Allan Stanley

Stanley, Allan: Played defense for the New York Rangers, Chicago, Boston, Toronto and Philadelphia from 1948 – 1969. Born: Timmins, Ontario, 1926.

Allan Stanley was originally a Boston Bruin farm hand with the Providence Reds when New York Rangers’ general manager Frank Boucher paid big money to acquire his services in 1948-49. Boucher heralded Allan as a panacea for all Ranger ailments, past, present and future. By the time the big man first stepped onto Madison Square Gardens’ ice, his 6’2″, 191-pound frame looked like a Lilliputian when held up against the expectations of fans. For six relentless seasons, he endured the scorn of Ranger enthusiasts who failed to appreciate the virtues of his plodding, defensive style. In 1954, he was traded to Chicago where the tradition of criticism continued.

It was not until he reached Boston in 1956 that his game came to fruition as a hard-hitting, intelligent defender with a knack for well-placed poke-checks. By 1958, however, the Bruins’ management figured Allan was near the end of his prime. They unloaded the old warhorse to the Toronto Maple afs where general manager Punch Imlach had a hunch that Allan Stanley was just getting warmed up – and he was right. When paired with Tim Horton on defense, the opposition was hard pressed to squeeze ice shavings between the two rearguards. Leafs’ fortunes soared and by 1967, Allan had four Stanley Cup victories to his credit plus two second-team all-star awards. In 1968, he was taken by Quebec in a reverse draft and eventually resurfaced with the Philadelphia Flyers for his twenty-first and final major-league campaign.

During the summer prior to joining the Flyers, Allan and his wife, Barbara, were vacationing at a golf resort in the Bobcageon-Fenlon Falls area of Ontario. While there, Allan was approached to be a partner in a local hockey school. He declined the offer, but by then, the hockey-school bug had been placed in his ear and before long, he had a whole hive of ideas buzzing in his head.

“Barbara and I started talking about it the last weekend of the summer,” he related. “And I was saying, ‘If you want to go into the hockey-school business, we know the right location because we were customers there during the summers.’ That was the Beehive Resort on Sturgeon Lake. And once we started talking about it, we never stopped.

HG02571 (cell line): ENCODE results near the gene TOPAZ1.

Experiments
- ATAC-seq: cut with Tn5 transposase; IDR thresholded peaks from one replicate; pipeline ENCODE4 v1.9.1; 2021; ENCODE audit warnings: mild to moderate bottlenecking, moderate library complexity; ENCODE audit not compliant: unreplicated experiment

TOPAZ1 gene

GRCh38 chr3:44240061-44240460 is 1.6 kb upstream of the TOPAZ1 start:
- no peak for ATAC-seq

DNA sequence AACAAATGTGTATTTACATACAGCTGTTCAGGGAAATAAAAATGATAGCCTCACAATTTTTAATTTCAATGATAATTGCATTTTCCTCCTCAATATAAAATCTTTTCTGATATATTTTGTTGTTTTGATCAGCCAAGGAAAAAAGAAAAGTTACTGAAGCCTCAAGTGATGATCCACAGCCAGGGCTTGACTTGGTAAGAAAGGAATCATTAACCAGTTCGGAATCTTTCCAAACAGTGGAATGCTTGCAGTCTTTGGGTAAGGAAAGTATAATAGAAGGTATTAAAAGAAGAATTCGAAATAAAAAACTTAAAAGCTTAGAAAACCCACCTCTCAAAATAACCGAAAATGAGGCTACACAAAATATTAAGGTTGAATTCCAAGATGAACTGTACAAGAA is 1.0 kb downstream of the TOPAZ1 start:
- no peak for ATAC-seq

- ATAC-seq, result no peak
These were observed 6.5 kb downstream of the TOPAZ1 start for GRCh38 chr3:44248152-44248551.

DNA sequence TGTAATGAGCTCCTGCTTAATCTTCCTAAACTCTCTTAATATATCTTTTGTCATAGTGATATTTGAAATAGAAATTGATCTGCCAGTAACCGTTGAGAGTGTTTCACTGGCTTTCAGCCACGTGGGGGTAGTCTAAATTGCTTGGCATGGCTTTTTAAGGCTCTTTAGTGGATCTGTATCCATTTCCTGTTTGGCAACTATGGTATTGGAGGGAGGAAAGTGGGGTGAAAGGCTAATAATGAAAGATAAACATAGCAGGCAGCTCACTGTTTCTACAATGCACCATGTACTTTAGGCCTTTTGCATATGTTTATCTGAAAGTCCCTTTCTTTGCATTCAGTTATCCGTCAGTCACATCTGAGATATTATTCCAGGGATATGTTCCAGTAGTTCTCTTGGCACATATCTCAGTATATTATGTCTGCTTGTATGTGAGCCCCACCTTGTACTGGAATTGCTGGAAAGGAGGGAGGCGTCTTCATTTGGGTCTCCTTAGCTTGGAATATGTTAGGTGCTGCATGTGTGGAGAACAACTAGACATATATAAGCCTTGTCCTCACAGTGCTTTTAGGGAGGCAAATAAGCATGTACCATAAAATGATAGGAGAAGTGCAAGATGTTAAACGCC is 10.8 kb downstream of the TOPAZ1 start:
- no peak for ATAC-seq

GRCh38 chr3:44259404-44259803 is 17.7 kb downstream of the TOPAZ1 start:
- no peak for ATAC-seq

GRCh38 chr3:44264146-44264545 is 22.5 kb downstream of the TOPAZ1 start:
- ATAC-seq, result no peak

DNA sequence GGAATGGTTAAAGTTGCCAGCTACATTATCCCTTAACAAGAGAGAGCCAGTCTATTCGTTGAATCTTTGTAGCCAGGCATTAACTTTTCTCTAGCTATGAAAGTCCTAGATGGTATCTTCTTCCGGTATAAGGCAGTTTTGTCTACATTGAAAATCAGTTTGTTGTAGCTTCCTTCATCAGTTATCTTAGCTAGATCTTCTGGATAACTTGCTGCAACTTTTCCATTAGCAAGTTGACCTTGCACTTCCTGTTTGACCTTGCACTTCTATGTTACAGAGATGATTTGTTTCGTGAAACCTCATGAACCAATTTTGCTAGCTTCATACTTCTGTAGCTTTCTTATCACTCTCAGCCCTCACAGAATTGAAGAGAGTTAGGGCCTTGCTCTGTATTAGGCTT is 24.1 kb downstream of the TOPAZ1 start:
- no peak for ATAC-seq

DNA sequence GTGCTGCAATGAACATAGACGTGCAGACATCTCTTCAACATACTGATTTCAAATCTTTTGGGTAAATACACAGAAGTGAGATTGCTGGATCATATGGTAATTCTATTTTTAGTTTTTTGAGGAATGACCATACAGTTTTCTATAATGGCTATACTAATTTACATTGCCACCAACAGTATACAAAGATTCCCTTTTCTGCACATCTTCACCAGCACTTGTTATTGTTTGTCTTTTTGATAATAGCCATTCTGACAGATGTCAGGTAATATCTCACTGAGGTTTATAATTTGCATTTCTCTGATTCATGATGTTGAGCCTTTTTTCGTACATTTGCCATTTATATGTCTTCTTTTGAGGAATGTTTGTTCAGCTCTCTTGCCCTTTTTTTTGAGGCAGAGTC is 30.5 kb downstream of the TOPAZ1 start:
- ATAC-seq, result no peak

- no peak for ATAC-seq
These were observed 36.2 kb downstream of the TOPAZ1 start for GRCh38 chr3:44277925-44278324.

“So when I went to Philly, I told the manager, Bud Poile, that I might have to make a special trip up to Bobcageon because it was something to do with my future. He was very obliging. So I flew up here four times during the year for discussions to purchase the property. And finally, on the forth time, we came to an agreement. I needed an option on the property and I needed an option on the local arena. One without the other wasn’t good enough for all my ideas. So I got both options.”

When the Flyers were dispensed with by the powerful Blues in the playoffs, Allan returned straightway to Beehive to launch his second career. “It was a resort with a golf course, a dining room and a coffee shop,” he explained. “We inherited all of that without any experience other than sitting at the table in the dining room or sitting at the opposite side of the bar or playing golf. So it was completely new to us.”

But Allan was bent on moulding the Beehive Resort to his plans. To succeed, he had to summon all of the internal fortitude and cunning that sustained him during his lengthy stay in the NHL. He also needed an opposition against which to pit his determined will. The previous owners of the resort would do just fine.

“Actually, the people that owned the resort, sold it to me to get the down payment back because they didn’t think I could handle it,” he revealed with a glint in his eye and gleam in his voice. “And I proved them wrong! Even years after that they couldn’t figure out how the heck I did it!”

In truth, there was no magic in Allan’s formula, just good old-fashioned slave labour. “There’s nothing to match what Barbara and I had to go through,” he declared. “I always figured that if I took the worst days of my whole life and put them together, they couldn’t match my first three years in business. All that Barbara and I knew about it was, we like to look after people. Hey, we wanted to spoil them! So that’s what we based our whole business sense on.”

Their first step was to ensure that the resort could sustain itself while they set about converting the place to a boys camp. “Ever hear of a crash course?” Allan queried. “This was the biggest crash course anybody had in a lifetime! Like I say, we didn’t have any experience at this. So I tried to set up each area so it looked after itself. The previous owners stayed on to look after the dining room, but halfway through the season I had to let them go. I came down one night and the wife was leaving with a case of vodka and the husband had his fingers in the till. So Barbara and I took over the dining room ourselves, and that was besides all the other responsibilities around the place like the hockey school and the golf course. We started on a shoestring and the only thing we realized early was that you couldn’t spend anymore than you took in.”